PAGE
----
In recent times, a fair number of alternative rock’s success stories have happened overnight, but there are still those who’ve climbed the ladder one rung at a time. Such is the case with James, the Manchester, England-based septet that struck gold in 1993 with “Laid,” the seventh album in its decade-plus existence.
“I think the success we’ve had has been more a cumulative thing than anything,” says front man Tim Booth. “In a lot of ways, ‘Laid’ was less commercial than anything we’d done in the past, but it ended up selling loads of copies in the past couple years when we’ve been all but dormant.”
That respite will end Feb. 11, when Fontana/Mercury issues “Whiplash,” the first release from the band since 1994’s experimental remix set, “Wah Wah.” (In the interim, Booth released “Booth And The Bad Angel,” a collaboration with composer Angelo Badalamenti.)
“We desperately needed time off after working basically nonstop for 13 years,” says the singer. “We needed to find a new way of working, because we were going mad–or I was at least. I used to drive James and be there for every note, and I didn’t want to do that anymore.”
While he’s still at the forefront of much of “Whiplash,” Booth does cede more control to his bandmates on surprisingly abrasive, industrial-tinged tracks like “Greenpeace” and the largely improvised “Go To The Bank.” Fans of the band’s trademark aggro-folk sound will find plenty to like in songs like the first single, “She’s A Star,” which goes to radio the last week of January.
“They’ve delivered a very strong, very deep album, and I think ‘She’s A Star’ is their best chance yet at a multiformat hit,” says Josh Zieman, Mercury senior director of marketing. “Since it has been a while, we may have to solidify the foundation at radio and retail, but James does have a very loyal fan base.”
Anticipation is strong for new material from the band. “We’ve supported James since the beginning, and the band has always done extremely well here,” says Jane Purcell, PD at modern rock outlet WWCD Columbus, Ohio. “We played several cuts off the last album to good response, and quite a few things from their catalog are still in our gold rotation.”
Zieman says the band–which is signed to Fontana in Europe–will come to the U.S. for a promotional visit in late February. On that trek, James will perform on shows such as MTV’s “120 Minutes” and “Late Show With David Letterman.” A full tour, booked by Mitch Rose at Creative Artists Agency, will follow in April.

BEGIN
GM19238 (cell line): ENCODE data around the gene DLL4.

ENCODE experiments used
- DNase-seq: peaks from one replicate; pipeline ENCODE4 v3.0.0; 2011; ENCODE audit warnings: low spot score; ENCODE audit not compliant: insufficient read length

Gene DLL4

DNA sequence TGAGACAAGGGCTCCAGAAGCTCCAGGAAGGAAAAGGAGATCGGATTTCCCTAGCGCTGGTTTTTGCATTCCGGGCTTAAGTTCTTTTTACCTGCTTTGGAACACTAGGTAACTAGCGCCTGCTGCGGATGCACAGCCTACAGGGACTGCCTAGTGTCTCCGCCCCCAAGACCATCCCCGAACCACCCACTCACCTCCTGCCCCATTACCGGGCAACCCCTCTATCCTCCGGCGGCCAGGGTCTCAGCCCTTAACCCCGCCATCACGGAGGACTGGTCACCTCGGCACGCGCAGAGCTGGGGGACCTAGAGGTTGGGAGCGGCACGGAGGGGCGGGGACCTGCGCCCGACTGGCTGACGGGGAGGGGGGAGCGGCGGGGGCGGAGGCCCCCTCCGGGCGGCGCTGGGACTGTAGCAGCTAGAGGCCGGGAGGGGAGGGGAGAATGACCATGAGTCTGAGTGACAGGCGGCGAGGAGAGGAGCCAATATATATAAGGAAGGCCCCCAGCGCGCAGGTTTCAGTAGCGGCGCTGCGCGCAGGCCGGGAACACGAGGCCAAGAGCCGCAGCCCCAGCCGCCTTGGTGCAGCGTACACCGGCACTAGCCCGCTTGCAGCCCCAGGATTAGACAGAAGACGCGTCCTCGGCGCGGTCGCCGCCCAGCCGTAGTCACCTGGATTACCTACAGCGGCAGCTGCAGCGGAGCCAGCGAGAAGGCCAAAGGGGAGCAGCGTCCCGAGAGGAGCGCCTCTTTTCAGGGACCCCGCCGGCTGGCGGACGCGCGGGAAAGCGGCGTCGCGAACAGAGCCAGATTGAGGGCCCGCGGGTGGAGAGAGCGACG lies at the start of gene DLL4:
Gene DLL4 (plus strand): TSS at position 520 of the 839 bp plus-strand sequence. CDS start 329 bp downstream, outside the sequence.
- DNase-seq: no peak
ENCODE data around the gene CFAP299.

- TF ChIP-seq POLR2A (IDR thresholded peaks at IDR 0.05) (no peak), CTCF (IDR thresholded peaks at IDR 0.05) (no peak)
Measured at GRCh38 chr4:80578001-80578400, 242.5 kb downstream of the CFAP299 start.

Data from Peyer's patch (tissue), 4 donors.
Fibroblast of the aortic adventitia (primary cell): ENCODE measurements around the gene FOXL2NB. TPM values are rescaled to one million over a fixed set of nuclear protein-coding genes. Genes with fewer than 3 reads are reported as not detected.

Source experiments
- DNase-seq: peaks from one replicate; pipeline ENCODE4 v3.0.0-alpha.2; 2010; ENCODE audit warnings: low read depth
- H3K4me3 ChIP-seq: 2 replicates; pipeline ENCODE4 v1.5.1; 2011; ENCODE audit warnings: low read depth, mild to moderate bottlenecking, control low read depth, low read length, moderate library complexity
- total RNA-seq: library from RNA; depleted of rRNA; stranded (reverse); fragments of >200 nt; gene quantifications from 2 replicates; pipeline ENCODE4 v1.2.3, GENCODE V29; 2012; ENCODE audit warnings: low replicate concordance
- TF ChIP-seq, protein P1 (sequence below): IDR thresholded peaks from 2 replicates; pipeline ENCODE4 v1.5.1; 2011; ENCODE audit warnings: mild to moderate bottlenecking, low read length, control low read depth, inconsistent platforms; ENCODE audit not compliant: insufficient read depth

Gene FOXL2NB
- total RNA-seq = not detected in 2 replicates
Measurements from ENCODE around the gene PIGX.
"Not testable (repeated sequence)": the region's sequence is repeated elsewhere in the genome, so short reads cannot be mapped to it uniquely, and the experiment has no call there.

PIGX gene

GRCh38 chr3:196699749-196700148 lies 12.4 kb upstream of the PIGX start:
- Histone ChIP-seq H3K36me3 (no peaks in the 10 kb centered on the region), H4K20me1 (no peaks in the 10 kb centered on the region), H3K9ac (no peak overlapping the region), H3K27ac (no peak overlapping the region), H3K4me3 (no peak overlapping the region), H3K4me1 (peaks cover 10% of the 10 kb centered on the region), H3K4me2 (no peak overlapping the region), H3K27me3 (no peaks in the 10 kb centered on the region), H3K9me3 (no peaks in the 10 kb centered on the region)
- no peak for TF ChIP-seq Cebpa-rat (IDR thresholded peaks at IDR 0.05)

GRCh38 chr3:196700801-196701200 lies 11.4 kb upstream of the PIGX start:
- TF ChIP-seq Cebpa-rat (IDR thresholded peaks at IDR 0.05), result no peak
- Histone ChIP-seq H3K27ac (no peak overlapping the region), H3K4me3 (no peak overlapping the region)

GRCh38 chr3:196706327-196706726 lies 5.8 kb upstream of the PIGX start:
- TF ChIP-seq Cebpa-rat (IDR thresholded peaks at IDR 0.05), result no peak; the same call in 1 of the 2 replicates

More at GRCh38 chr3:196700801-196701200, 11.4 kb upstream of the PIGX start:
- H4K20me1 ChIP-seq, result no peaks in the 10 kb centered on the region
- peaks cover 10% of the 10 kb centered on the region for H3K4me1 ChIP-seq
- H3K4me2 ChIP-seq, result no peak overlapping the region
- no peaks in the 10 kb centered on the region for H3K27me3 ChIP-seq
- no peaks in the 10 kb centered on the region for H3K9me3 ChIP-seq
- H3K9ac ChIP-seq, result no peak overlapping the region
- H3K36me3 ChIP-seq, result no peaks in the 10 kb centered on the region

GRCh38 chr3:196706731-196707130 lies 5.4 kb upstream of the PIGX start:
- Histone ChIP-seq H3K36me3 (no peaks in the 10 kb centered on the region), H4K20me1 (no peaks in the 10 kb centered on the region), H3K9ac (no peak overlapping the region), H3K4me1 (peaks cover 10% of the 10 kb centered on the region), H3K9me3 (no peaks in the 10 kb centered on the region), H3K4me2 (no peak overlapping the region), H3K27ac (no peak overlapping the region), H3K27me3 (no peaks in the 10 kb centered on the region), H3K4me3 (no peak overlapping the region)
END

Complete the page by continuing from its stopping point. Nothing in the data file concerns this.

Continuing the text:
“Playing these songs live should be interesting for a number of reasons,” says Booth. “They lend themselves to performance a bit more than the songs on ‘Laid,’ which tended to be somewhat introspective. Besides which, we’re not playing with Larry any longer, which is a big change.”
The “Larry” Booth refers to is Larry Gott, the longtime guitarist who left midway through the recording of “Whiplash”–in Booth’s words “because he hated the whole fame thing even more than the rest of us.” Gott’s replacement is Adrian Oxaal, formerly of Sharkboy, who doubles on cello, making him a fine foil for longtime violinist Saul Davies.
“Bringing Adrian in shook us up, which was a positive thing, since we needed to find a new approach to things,” says Booth. “We’ve always tried our best to do that.”
Since a nascent fascination with the stripped-down style of bands like the Violent Femmes gave way to the more ornate, jaunty stylings of albums like 1986’s “Stutter” and 1988’s “Strip-Mine,” James’ career has been marked by more zig-zags than that of an all-star running back.
After moving from Blanco y Negro/Sire to Fontana in 1990, the band (which is managed by Peter Rudge of Mad Dog) reconfigured its sound, emphasizing grand structures, including string and horn sections. The enlistment of producer Brian Eno, who produced both “Wah Wah” and “Laid,” brought yet another about-face.
“Brian is as far from perfectionism as you can get. He’s very much into immediacy, into seeing what he can disrupt,” says Booth. “Stephen [Hague, who shares production credits with Eno on ‘Whiplash’] is just the opposite, which made for a fascinating mix.”
Mercury’s Zieman says he views James’ mercurial nature as one of the group’s strengths. “This isn’t the kind of band that will become stagnant,” he says. “They always manage to stay a step ahead.”